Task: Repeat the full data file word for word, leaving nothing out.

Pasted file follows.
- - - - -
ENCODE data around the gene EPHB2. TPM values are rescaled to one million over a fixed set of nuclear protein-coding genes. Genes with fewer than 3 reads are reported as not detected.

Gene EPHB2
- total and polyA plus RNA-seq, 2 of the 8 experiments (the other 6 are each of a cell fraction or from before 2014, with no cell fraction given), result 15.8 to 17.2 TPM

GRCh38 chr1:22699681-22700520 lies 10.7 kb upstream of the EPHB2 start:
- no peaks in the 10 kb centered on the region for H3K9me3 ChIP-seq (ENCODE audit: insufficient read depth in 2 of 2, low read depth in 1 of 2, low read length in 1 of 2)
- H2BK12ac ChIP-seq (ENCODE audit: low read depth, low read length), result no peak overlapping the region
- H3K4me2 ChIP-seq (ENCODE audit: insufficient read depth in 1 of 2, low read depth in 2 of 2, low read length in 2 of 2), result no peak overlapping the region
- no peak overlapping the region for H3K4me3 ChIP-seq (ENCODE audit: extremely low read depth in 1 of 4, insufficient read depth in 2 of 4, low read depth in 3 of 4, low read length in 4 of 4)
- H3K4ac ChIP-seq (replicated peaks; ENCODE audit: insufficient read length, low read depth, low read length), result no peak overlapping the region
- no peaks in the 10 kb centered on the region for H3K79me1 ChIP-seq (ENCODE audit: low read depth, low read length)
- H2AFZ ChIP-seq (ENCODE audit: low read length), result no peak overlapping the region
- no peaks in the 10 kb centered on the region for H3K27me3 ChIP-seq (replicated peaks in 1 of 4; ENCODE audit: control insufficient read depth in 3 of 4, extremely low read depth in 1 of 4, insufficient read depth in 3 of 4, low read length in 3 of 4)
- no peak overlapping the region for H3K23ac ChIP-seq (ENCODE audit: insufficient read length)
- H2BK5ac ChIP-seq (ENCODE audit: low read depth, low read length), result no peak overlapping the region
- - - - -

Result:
ENCODE data around the gene EPHB2. TPM values are rescaled to one million over a fixed set of nuclear protein-coding genes. Genes with fewer than 3 reads are reported as not detected.

Gene EPHB2
- total and polyA plus RNA-seq, 2 of the 8 experiments (the other 6 are each of a cell fraction or from before 2014, with no cell fraction given), result 15.8 to 17.2 TPM

GRCh38 chr1:22699681-22700520 lies 10.7 kb upstream of the EPHB2 start:
- no peaks in the 10 kb centered on the region for H3K9me3 ChIP-seq (ENCODE audit: insufficient read depth in 2 of 2, low read depth in 1 of 2, low read length in 1 of 2)
- H2BK12ac ChIP-seq (ENCODE audit: low read depth, low read length), result no peak overlapping the region
- H3K4me2 ChIP-seq (ENCODE audit: insufficient read depth in 1 of 2, low read depth in 2 of 2, low read length in 2 of 2), result no peak overlapping the region
- no peak overlapping the region for H3K4me3 ChIP-seq (ENCODE audit: extremely low read depth in 1 of 4, insufficient read depth in 2 of 4, low read depth in 3 of 4, low read length in 4 of 4)
- H3K4ac ChIP-seq (replicated peaks; ENCODE audit: insufficient read length, low read depth, low read length), result no peak overlapping the region
- no peaks in the 10 kb centered on the region for H3K79me1 ChIP-seq (ENCODE audit: low read depth, low read length)
- H2AFZ ChIP-seq (ENCODE audit: low read length), result no peak overlapping the region
- no peaks in the 10 kb centered on the region for H3K27me3 ChIP-seq (replicated peaks in 1 of 4; ENCODE audit: control insufficient read depth in 3 of 4, extremely low read depth in 1 of 4, insufficient read depth in 3 of 4, low read length in 3 of 4)
- no peak overlapping the region for H3K23ac ChIP-seq (ENCODE audit: insufficient read length)
- H2BK5ac ChIP-seq (ENCODE audit: low read depth, low read length), result no peak overlapping the region